Research shows Mississippi is the highest audited state in the nation. 

Last weekend, U.S. Senate Democrats, at the urging of President Joe Biden, passed the “Inflation Reduction Act.”  Among the provisions in the bill is a funding increase for the Internal Revenue Service (IRS) that looks to add some 87,000 new agents in that federal agency.

READ MORE: U.S. Senate Democrats push through tax increases, green industry subsidies, IRS funding in marathon weekend voting

This has raised concerns among many Americans as the new IRS employees could be tasked with auditing more citizens and finding ways to increase government revenues through more aggressive reviews of tax filings.

Republicans have said there is no need to increase IRS agents, especially during a time when there are many other pressing issues the federal government should be addressing.

“The latest Democrat spending bill would massively expand the IRS, giving it more bureaucrats than the Pentagon, Border Patrol, and others combined,” Mississippi Senator Roger Wicker tweeted this week.  “Democrats seem to care more about taxing you than keeping you safe.”

Congressman Steven Palazzo asked, “Who needs additional border agents when you could have 87,000 new IRS agents spying on you?”

The White House maintains that those earning less than $400,000 annually will not be targeted by the IRS.  When asked about the potential for new audits on those making less than $400,000 per year, Press Secretary Karine Jean-Pierre said emphatically, “No. Very clear. No.” 

Yet, it is estimated that 99% of Americans make less than $400,000, raising further red flags and questions as to the validity of the White House’s claims. 

In 2019, ProPublica published an article titled, “Where in The U.S. Are You Most Likely to Be Audited by the IRS?”  Surprisingly, one county in Mississippi leads nation, per research.

“Humphreys County, Mississippi, seems like an odd place for the IRS to go hunting for tax cheats. It’s a rural county in the Mississippi Delta known for its catfish farms, and more than a third of its mostly African American residents are below the poverty line. But according to a new study, it is the most heavily audited county in America,” writers Paul Kiel and Hannah Fresques state.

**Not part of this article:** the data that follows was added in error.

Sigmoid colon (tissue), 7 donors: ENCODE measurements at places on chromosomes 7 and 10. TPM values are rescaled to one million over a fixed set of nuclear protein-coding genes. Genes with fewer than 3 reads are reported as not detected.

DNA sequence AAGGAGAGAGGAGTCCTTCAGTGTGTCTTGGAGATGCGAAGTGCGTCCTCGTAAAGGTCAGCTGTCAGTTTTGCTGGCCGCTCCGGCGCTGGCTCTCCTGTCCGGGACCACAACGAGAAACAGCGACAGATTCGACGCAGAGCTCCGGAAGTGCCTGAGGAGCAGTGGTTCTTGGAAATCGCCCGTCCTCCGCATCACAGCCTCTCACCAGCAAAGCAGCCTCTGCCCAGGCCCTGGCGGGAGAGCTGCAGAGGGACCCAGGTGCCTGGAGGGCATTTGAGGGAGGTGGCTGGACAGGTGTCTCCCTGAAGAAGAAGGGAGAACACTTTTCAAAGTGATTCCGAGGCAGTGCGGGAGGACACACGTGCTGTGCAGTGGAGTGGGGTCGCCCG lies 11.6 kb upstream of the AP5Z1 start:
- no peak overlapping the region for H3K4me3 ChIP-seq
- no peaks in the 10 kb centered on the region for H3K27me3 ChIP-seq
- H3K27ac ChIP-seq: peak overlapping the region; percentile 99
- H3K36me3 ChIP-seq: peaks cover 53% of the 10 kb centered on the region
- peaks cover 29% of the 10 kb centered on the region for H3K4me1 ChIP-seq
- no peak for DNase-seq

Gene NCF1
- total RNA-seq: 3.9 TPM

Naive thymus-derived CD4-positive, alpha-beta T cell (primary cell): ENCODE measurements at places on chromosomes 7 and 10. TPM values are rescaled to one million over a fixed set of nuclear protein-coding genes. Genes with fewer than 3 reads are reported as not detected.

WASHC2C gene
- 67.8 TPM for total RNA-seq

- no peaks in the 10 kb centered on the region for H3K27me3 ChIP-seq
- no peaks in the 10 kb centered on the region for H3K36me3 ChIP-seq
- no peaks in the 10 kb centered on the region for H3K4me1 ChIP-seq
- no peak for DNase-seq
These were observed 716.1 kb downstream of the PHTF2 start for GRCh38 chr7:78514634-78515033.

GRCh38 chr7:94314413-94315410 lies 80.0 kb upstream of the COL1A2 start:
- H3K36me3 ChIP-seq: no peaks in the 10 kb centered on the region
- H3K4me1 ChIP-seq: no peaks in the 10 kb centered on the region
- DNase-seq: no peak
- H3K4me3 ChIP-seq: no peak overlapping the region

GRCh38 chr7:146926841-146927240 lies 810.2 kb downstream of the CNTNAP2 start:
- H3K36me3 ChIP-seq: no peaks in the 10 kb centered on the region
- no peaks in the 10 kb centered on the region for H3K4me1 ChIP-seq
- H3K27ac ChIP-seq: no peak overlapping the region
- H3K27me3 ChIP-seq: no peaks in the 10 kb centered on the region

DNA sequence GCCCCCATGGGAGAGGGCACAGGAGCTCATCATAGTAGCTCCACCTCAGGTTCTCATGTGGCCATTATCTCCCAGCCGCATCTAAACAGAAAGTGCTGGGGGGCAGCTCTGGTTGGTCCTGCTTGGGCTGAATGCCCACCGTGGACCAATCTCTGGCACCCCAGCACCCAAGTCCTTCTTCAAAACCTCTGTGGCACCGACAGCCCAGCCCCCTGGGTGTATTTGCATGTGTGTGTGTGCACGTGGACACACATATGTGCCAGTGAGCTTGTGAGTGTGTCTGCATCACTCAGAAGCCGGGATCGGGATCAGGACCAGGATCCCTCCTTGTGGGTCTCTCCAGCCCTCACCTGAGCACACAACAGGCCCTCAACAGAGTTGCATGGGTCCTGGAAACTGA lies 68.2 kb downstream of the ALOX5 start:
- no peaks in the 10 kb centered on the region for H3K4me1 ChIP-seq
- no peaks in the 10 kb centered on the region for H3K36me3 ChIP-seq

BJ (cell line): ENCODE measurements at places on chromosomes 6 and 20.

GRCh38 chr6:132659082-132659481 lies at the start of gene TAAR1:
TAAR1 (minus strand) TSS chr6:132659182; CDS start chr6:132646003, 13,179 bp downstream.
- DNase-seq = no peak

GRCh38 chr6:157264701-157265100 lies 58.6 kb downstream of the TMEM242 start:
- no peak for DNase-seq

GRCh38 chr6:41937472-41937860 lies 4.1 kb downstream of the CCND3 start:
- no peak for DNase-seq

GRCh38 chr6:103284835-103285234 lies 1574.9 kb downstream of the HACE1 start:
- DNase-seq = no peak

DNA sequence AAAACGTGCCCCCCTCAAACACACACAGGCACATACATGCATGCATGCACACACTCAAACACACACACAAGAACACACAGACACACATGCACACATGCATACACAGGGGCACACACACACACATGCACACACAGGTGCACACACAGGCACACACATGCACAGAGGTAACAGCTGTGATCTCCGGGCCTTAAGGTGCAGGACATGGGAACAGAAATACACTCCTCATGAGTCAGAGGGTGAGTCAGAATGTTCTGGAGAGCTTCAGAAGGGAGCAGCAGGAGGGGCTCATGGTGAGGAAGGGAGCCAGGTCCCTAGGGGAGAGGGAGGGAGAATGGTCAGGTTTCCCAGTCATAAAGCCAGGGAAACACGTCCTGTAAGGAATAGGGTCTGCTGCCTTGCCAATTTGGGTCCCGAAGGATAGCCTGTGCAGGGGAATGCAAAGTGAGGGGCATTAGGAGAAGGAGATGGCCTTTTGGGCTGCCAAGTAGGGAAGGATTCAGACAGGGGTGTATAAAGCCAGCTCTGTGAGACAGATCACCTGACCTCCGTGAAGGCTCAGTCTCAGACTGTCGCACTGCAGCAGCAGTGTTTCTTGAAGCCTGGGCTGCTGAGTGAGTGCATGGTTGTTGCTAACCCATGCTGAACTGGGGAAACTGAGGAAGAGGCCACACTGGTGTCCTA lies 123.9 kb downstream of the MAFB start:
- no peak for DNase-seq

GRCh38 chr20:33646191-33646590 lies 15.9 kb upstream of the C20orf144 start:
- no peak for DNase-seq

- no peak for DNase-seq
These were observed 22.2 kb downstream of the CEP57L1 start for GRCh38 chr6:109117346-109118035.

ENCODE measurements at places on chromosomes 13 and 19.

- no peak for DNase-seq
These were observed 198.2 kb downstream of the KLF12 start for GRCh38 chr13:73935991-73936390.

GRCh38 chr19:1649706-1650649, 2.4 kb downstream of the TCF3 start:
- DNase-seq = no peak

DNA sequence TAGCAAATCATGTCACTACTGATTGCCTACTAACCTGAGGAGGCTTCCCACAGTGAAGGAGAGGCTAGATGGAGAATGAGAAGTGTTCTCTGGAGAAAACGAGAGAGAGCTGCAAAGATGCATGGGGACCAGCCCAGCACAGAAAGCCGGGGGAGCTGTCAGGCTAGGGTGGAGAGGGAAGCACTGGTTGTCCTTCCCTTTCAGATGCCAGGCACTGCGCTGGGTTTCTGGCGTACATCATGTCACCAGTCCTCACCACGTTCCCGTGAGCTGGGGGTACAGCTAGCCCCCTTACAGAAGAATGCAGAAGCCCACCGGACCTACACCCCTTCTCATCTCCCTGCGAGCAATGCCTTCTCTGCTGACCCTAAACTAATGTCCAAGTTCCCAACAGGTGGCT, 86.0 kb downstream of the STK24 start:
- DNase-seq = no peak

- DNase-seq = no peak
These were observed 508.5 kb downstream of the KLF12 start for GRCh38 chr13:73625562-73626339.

According to Kim Bloomquist’s research in Tax Notes, an estimated 11.8 per 1,000 filings were audited in Humphreys County. The national rate is 7.7 per thousand.

Mississippi has the highest audit rate in the nation, Bloomquist estimates.

“In a baffling twist of logic, the intense IRS focus on Humphreys County is actually because so many of its taxpayers are poor. More than half of the county’s taxpayers claim the earned income tax credit, a program designed to help boost low-income workers out of poverty,” Kiel and Fresques write.

Rankin County, Mississippi is the only county in the state that is below the national average, per the research. It sits at a 7.6 per thousand audit rate.

The article’s writers claim that the IRS already audits earned income tax credit recipients and the richest Americans at higher rates than all others.

While limiting waste, fraud and abuse of taxpayer funds are admirable pursuits, given the influx of 87,000 new IRS agents and the limited number of Americans who make over the $400,000 income mark, it is reasonable to assume from this research that more focus will come on the 99% of U.S. tax filers at some point despite what the White House currently asserts.

The uncertainty of whether that focus is for valid reasons to protect taxpayers or to further the Democrats’ political spending agenda is why average Americans and Congressional Republicans remain skeptical of the massive increase in the agency.

For Mississippians, the increase in IRS agents could mean even more scrutiny across the board no matter where you live or what level of income you enjoy.